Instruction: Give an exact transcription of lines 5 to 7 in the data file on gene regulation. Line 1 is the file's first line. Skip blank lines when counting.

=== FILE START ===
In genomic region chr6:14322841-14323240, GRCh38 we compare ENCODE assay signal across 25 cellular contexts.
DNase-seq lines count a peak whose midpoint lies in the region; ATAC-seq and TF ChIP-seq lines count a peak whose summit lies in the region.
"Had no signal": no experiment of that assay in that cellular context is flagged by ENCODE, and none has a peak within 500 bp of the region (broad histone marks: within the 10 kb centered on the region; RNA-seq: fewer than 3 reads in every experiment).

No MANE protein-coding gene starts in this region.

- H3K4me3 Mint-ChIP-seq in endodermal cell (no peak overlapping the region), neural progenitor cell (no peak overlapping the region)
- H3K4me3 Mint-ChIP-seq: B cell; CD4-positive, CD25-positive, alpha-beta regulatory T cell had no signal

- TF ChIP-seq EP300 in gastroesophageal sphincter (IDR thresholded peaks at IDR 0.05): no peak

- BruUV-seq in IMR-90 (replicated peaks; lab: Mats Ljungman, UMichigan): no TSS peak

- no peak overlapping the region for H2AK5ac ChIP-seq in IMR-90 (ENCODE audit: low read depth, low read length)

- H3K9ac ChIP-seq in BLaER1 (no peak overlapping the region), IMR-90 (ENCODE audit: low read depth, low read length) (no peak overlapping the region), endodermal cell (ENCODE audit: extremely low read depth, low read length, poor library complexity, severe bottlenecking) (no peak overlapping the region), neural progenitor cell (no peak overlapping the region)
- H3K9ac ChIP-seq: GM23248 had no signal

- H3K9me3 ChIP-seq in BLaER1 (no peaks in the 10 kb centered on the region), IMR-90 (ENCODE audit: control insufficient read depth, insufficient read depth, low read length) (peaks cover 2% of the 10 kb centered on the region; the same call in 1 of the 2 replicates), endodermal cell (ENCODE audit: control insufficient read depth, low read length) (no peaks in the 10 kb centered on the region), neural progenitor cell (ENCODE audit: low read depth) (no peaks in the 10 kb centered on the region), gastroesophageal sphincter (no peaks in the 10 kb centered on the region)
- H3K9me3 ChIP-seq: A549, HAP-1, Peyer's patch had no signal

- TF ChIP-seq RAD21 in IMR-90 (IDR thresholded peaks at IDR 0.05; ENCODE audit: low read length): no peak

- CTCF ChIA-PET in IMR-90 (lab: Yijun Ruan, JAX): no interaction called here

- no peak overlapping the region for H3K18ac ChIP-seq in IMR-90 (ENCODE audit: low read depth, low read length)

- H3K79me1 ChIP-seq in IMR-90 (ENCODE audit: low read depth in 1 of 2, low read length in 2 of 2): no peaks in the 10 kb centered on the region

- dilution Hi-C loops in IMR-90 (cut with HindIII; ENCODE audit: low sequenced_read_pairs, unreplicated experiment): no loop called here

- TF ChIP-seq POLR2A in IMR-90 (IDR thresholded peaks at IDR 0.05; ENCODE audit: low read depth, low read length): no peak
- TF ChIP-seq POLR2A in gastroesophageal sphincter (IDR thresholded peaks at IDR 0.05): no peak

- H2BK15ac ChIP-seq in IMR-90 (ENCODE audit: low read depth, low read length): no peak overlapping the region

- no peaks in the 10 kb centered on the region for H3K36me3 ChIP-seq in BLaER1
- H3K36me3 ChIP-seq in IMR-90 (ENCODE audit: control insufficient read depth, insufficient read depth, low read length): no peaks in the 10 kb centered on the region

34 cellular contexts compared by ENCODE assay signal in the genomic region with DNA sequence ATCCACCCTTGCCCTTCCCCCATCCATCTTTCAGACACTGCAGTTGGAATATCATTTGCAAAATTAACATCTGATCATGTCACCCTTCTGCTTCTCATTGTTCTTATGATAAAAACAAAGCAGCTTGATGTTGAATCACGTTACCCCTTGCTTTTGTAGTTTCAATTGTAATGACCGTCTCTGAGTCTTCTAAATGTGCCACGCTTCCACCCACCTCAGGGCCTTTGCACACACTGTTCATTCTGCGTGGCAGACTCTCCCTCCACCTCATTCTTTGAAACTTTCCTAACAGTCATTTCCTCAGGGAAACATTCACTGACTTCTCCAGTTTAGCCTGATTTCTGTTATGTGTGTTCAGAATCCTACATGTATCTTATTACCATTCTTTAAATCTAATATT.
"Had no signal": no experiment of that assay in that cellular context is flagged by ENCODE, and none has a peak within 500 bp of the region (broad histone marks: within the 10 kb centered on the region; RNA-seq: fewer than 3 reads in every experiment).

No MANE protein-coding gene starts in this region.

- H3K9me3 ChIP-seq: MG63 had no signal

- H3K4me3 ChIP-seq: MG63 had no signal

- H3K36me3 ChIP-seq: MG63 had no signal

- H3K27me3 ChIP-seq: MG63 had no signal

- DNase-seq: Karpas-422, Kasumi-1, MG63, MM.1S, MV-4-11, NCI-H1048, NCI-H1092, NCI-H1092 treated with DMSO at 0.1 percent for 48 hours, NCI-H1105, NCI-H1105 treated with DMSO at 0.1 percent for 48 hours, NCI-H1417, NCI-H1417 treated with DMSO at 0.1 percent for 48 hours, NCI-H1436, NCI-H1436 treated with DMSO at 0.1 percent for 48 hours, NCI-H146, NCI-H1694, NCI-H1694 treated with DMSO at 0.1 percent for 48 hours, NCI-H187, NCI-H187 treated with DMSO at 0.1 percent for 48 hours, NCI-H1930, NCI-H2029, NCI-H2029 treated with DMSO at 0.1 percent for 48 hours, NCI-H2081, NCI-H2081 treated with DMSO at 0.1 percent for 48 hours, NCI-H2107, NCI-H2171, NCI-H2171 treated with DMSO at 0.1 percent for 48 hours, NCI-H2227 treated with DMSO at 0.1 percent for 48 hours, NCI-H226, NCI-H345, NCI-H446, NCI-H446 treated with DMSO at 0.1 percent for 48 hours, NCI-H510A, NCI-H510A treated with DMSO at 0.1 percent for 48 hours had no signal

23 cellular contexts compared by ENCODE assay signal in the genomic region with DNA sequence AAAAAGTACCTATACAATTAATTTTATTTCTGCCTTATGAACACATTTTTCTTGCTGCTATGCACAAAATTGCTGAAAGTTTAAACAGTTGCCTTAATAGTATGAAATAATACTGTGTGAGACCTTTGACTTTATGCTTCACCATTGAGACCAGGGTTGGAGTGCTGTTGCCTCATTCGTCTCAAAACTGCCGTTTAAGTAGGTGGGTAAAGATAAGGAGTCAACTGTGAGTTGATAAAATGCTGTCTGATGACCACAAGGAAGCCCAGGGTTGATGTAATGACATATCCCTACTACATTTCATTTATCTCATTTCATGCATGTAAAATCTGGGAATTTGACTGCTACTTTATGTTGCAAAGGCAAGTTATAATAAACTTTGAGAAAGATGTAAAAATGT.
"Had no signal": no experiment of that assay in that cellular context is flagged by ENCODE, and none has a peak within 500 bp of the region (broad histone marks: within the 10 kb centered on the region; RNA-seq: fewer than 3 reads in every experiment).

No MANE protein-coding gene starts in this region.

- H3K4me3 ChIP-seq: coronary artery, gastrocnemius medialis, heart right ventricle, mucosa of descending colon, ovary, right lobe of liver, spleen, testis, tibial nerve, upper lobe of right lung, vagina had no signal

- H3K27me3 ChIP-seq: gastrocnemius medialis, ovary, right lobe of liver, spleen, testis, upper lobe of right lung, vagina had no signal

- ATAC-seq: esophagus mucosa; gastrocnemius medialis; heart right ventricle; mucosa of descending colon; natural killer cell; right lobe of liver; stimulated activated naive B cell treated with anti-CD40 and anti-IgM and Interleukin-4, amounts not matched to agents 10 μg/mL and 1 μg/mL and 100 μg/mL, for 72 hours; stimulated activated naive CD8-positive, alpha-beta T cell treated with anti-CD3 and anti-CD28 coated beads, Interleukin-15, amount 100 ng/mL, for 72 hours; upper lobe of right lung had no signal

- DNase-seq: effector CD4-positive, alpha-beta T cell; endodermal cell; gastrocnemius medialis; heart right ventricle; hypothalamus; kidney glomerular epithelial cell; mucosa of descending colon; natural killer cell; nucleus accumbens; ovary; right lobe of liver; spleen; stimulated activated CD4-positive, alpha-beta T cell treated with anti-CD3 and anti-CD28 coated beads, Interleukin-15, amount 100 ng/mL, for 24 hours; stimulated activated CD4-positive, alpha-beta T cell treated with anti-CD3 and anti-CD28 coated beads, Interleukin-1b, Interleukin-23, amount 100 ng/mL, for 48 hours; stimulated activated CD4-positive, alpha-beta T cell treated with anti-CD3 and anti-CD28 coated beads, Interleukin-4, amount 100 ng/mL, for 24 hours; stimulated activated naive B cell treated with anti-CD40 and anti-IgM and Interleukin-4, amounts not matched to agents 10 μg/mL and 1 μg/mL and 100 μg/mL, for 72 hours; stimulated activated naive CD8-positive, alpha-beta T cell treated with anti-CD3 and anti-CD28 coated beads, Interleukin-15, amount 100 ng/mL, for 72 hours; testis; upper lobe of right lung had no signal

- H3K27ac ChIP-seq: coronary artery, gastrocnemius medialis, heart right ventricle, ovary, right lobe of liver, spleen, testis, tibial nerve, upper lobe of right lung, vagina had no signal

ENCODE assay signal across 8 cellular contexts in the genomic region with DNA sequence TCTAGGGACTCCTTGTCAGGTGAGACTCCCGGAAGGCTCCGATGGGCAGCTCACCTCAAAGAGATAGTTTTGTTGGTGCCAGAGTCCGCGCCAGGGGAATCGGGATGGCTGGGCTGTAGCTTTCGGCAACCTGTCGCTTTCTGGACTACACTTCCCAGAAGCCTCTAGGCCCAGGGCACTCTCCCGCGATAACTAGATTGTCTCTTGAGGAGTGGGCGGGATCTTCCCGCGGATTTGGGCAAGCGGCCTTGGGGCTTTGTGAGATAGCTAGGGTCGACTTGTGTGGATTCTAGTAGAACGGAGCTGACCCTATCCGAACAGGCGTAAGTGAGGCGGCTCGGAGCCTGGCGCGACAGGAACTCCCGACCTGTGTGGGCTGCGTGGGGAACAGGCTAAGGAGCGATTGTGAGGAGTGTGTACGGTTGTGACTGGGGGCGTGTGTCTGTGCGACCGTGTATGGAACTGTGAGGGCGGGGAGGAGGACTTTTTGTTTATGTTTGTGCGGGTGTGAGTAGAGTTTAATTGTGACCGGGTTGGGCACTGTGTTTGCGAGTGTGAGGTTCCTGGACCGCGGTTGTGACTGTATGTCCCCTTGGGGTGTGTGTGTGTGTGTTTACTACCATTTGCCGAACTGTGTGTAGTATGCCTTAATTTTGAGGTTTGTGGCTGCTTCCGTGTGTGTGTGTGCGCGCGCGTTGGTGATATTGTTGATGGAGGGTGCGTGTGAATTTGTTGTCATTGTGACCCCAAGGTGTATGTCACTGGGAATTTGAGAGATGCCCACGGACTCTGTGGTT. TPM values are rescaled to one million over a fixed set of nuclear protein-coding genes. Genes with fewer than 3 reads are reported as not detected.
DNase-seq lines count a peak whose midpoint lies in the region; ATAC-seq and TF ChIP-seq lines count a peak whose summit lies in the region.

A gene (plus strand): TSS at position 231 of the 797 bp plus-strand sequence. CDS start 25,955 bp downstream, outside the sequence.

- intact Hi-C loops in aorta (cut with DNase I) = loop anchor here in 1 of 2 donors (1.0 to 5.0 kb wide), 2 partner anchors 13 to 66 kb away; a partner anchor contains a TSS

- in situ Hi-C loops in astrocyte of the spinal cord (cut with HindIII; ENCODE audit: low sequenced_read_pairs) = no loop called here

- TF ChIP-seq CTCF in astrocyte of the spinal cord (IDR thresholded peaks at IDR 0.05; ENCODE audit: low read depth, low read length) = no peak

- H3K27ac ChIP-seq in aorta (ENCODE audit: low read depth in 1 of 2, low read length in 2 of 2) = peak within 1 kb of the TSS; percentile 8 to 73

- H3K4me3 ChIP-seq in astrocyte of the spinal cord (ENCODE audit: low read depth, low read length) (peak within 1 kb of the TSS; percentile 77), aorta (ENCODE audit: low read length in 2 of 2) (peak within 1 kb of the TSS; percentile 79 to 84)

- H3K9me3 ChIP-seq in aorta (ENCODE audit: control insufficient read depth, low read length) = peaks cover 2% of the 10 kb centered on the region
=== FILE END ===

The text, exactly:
- H3K4me3 Mint-ChIP-seq in endodermal cell (no peak overlapping the region), neural progenitor cell (no peak overlapping the region)
- H3K4me3 Mint-ChIP-seq: B cell; CD4-positive, CD25-positive, alpha-beta regulatory T cell had no signal

- TF ChIP-seq EP300 in gastroesophageal sphincter (IDR thresholded peaks at IDR 0.05): no peak